You know how people say "the clothes make the man?" Well, in a certain way (and if I'm permitted a shameless rhyme), you can amend it to say "the clothes make the fan." Those of us who call ourselves devoted sports fans end up dedicating a significant portion of our wardrobes to attire of our favorite teams. Just like anything else when it comes to fandom, there are rules to be followed when wearing fan attire. I've touched on this before, but at this point it seems something more along the lines of a manifesto is warranted. (And for the record, that is a picture of Brady Quinn's sister Laura, now married to AJ Hawk, at the Fiesta Bowl 5 years ago when she wore the half-Brady Quinn, half-AJ Hawk jersey you see there and became an overnight celebrity thanks to ABC's camera crew. I just wanted to include that picture because I find it funny that she and AJ Hawk probably pretend not to be home these days when Brady calls or wants to stop by. You can imagine it.)
-No cross-pollination, aka wearing two different teams' gear at the same time, unless extreme circumstances call for it. This especially goes out to people who wear an NFL jersey with the hat of the favorite MLB team. Focus on one at a time.
-If attending a game, positively do not wear something that depicts a team from a different sport from the one you are witnessing. No Eagles shirts at Phillies games, no Mark Sanchez or Eli Manning jerseys at Yankees games, etc. One exception would be if attending a college game and wearing apparel of a different program at the same school, i.e. an "XYZ University Basketball" hoodie at an XYZ University football game.
-Avoid wearing multiple articles of the same team's clothing on non-game days. The "decked out" look works for a kid, not an adult. Once again, this is only on non-game days.
-Keep things as authentic as possible, within budget of course. I'm not telling you to drop $175-$200 on an authentic baseball jersey that is so nice that you feel obligated to carry it around in a garment bag (although if you have the means, I highly recommend picking one up), but let's stay away from the Wal-Mart jerseys that make you look stupid. And if you happen to root for a pro team who goes NNOB (no name on back, in uniform speak), then you shall not wear a jersey with a player's name on the back. Obviously with NCAA jerseys it's a different story because you can't buy those jerseys with player names on the back. Since the other three major leagues mandate names on the backs of jerseys, baseball is the only sport where this really comes into play. Mainly, this is a memo to fellow Yankee fans out there: if Derek Jeter simply wears the #2 on his back, then all you should be wearing is the #2 on your back. I'll gladly make an exception for the player t-shirts with a name and number on the back - those are fine. But a jersey with an unwarranted name on the back? Not fine.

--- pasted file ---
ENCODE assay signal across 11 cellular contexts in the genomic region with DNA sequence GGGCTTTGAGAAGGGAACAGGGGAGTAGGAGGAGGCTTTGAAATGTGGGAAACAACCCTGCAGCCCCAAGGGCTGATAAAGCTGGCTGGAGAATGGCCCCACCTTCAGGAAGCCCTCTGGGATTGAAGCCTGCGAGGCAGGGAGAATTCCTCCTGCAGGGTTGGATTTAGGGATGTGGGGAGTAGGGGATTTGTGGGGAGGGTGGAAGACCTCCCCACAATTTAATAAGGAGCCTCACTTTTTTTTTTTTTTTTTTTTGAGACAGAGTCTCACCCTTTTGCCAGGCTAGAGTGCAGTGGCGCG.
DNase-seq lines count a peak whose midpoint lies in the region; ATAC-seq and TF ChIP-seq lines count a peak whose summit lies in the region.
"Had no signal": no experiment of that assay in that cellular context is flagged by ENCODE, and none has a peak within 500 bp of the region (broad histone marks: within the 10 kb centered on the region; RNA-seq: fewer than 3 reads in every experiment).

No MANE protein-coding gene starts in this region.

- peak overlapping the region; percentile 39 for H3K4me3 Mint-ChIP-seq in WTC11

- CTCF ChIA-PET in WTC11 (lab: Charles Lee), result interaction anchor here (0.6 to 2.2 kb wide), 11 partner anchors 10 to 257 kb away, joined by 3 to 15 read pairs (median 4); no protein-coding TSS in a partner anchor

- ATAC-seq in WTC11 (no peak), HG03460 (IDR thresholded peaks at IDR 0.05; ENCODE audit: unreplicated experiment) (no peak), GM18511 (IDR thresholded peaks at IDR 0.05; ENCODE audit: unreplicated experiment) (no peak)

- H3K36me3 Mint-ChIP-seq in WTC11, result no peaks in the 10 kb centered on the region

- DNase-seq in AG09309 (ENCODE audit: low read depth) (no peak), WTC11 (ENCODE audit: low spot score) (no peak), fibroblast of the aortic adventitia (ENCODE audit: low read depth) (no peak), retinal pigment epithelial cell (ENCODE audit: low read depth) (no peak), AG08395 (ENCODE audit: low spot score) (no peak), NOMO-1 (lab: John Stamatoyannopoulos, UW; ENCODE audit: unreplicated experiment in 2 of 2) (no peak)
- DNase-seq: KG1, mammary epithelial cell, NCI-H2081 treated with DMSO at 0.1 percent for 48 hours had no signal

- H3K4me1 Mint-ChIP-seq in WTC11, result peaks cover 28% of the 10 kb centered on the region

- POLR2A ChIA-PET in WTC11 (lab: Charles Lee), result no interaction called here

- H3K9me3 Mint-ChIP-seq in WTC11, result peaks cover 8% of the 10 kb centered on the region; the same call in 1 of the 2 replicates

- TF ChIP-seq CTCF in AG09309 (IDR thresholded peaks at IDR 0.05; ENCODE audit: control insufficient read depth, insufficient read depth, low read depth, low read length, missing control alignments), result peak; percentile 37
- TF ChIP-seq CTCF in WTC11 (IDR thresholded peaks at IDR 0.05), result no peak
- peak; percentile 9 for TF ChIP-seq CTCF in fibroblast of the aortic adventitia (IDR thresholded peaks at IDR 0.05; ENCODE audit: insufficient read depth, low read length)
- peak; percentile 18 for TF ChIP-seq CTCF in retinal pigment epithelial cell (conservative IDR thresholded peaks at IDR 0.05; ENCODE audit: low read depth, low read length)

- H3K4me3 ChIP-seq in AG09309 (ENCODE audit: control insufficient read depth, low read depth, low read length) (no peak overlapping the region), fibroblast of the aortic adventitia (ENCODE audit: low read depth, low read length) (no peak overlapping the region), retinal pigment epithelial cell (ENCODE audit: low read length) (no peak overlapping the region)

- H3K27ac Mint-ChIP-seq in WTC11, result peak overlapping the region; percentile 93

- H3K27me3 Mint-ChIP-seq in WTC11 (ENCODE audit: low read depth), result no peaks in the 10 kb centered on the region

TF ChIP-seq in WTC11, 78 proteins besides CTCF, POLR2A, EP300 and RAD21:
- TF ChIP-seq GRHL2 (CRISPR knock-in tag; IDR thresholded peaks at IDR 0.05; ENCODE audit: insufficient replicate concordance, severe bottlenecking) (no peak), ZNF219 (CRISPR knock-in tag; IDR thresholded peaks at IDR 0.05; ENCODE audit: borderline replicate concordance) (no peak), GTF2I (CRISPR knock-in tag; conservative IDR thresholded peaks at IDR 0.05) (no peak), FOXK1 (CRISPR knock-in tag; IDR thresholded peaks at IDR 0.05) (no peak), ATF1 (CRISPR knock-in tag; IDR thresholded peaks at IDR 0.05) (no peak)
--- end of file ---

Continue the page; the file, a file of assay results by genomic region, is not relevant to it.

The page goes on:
-Another big issue while we're on the topic of authenticity: no hats, jerseys, shirts, or anything else that is not in team colors. I can't stress this enough. It's fine if you're a girl and you like Shane Victorino and want to get his jersey or t-shirt; just make sure it's not pink, green, black, or any other color that Victorino himself does not wear out on the field. And do not get me started on the 67,000 different colors you can buy New Era baseball hats in now. I don't care if you want a jet-black Phillies hat because it looks better with most of the clothes you wear. The team chooses their colors, not you. You choose to root for that team, then you commit to those colors. End of story.
-I shouldn't have to say it, but personalized jerseys with your own name on the back are a no-no once you pass age 10.
-Since that last item was definitely the least original in this post, I'll now offer my most original. Say you own the jersey of a player who no longer plays for your team. As long as he is still active and playing for another team, you have to mothball the jersey. You give off an air of indirectly rooting for another team if you continue to wear the jersey. Once that player retires, you can go back to wearing that jersey if the player was worthy enough. As much as I loved my Jason Giambi Yankees t-shirt, it's just best for everyone if that thing stays at the bottom of the drawer while he's still playing elsewhere. Once he retires, the shirt can go back into the gym rotation. A major exception would be if you choose to wear the jersey as a silent protest of your team letting that player go. An example of this would be if you were a 49ers fan and kept wearing your Jerry Rice jersey during his "oh, I guess he wasn't washed up after all" productive few years in Oakland immediately following the end of his 49er days.
-On the matter of throwbacks: toe the line carefully. One time in college, I spotted a kid on campus with a sweet powder blue #19 Lance Alworth Chargers throwback. I stopped him to compliment him on the jersey, but more importantly to ask him what, if anything, he knew about Lance Alworth. I don't even need to tell you how underwhelmed I was by the response. If you are going to wear a throwback, then come prepared with a respectable level of knowledge about whichever player you're wearing. Can't guess within 20 of how many home runs Mike Schmidt hit in his career (548)? Don't know which Super Bowl Roger Staubach was named MVP of (VI)? Then don't wear the jersey. Because I'll find you.
I'm sure there are things that I've left off the list or that you may disagree with, so have at it below if you are so inclined.